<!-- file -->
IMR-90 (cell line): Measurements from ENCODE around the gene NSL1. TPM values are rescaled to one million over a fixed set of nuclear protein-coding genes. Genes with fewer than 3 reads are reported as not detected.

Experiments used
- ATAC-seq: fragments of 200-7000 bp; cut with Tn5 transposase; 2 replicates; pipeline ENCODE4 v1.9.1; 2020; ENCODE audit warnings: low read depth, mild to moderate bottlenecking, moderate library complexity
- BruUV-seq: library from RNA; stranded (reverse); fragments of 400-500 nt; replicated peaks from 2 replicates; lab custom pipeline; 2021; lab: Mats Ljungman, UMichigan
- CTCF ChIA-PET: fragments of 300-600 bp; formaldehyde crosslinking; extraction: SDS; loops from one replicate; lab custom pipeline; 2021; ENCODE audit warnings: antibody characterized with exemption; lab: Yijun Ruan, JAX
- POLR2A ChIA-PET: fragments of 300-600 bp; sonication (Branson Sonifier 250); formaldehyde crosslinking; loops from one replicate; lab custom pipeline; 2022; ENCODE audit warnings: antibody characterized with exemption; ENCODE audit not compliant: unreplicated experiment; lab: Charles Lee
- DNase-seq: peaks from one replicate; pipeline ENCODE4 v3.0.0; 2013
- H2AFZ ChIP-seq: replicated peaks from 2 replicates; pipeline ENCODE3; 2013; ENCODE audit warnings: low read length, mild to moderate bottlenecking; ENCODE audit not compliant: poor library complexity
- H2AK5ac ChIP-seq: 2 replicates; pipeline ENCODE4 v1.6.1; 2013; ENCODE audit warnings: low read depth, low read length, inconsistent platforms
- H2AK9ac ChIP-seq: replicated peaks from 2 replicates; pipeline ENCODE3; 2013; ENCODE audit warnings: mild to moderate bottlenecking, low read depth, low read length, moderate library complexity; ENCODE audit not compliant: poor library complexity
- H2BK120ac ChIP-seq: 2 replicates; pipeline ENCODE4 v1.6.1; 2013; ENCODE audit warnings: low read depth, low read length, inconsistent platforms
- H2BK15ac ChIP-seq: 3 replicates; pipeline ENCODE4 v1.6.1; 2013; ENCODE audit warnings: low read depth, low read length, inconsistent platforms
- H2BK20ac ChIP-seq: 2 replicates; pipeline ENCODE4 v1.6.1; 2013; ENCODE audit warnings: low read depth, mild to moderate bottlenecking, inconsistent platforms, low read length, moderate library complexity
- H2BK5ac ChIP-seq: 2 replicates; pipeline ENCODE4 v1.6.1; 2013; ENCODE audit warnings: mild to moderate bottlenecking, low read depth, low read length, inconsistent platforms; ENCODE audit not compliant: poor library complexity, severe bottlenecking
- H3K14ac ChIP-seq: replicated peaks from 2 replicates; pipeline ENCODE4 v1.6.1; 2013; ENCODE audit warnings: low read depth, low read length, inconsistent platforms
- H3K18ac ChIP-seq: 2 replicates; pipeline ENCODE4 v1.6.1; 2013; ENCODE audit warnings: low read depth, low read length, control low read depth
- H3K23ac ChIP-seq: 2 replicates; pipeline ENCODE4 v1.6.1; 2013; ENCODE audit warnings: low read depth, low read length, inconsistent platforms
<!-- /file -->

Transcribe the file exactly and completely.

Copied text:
IMR-90 (cell line): Measurements from ENCODE around the gene NSL1. TPM values are rescaled to one million over a fixed set of nuclear protein-coding genes. Genes with fewer than 3 reads are reported as not detected.

Experiments used
- ATAC-seq: fragments of 200-7000 bp; cut with Tn5 transposase; 2 replicates; pipeline ENCODE4 v1.9.1; 2020; ENCODE audit warnings: low read depth, mild to moderate bottlenecking, moderate library complexity
- BruUV-seq: library from RNA; stranded (reverse); fragments of 400-500 nt; replicated peaks from 2 replicates; lab custom pipeline; 2021; lab: Mats Ljungman, UMichigan
- CTCF ChIA-PET: fragments of 300-600 bp; formaldehyde crosslinking; extraction: SDS; loops from one replicate; lab custom pipeline; 2021; ENCODE audit warnings: antibody characterized with exemption; lab: Yijun Ruan, JAX
- POLR2A ChIA-PET: fragments of 300-600 bp; sonication (Branson Sonifier 250); formaldehyde crosslinking; loops from one replicate; lab custom pipeline; 2022; ENCODE audit warnings: antibody characterized with exemption; ENCODE audit not compliant: unreplicated experiment; lab: Charles Lee
- DNase-seq: peaks from one replicate; pipeline ENCODE4 v3.0.0; 2013
- H2AFZ ChIP-seq: replicated peaks from 2 replicates; pipeline ENCODE3; 2013; ENCODE audit warnings: low read length, mild to moderate bottlenecking; ENCODE audit not compliant: poor library complexity
- H2AK5ac ChIP-seq: 2 replicates; pipeline ENCODE4 v1.6.1; 2013; ENCODE audit warnings: low read depth, low read length, inconsistent platforms
- H2AK9ac ChIP-seq: replicated peaks from 2 replicates; pipeline ENCODE3; 2013; ENCODE audit warnings: mild to moderate bottlenecking, low read depth, low read length, moderate library complexity; ENCODE audit not compliant: poor library complexity
- H2BK120ac ChIP-seq: 2 replicates; pipeline ENCODE4 v1.6.1; 2013; ENCODE audit warnings: low read depth, low read length, inconsistent platforms
- H2BK15ac ChIP-seq: 3 replicates; pipeline ENCODE4 v1.6.1; 2013; ENCODE audit warnings: low read depth, low read length, inconsistent platforms
- H2BK20ac ChIP-seq: 2 replicates; pipeline ENCODE4 v1.6.1; 2013; ENCODE audit warnings: low read depth, mild to moderate bottlenecking, inconsistent platforms, low read length, moderate library complexity
- H2BK5ac ChIP-seq: 2 replicates; pipeline ENCODE4 v1.6.1; 2013; ENCODE audit warnings: mild to moderate bottlenecking, low read depth, low read length, inconsistent platforms; ENCODE audit not compliant: poor library complexity, severe bottlenecking
- H3K14ac ChIP-seq: replicated peaks from 2 replicates; pipeline ENCODE4 v1.6.1; 2013; ENCODE audit warnings: low read depth, low read length, inconsistent platforms
- H3K18ac ChIP-seq: 2 replicates; pipeline ENCODE4 v1.6.1; 2013; ENCODE audit warnings: low read depth, low read length, control low read depth
- H3K23ac ChIP-seq: 2 replicates; pipeline ENCODE4 v1.6.1; 2013; ENCODE audit warnings: low read depth, low read length, inconsistent platforms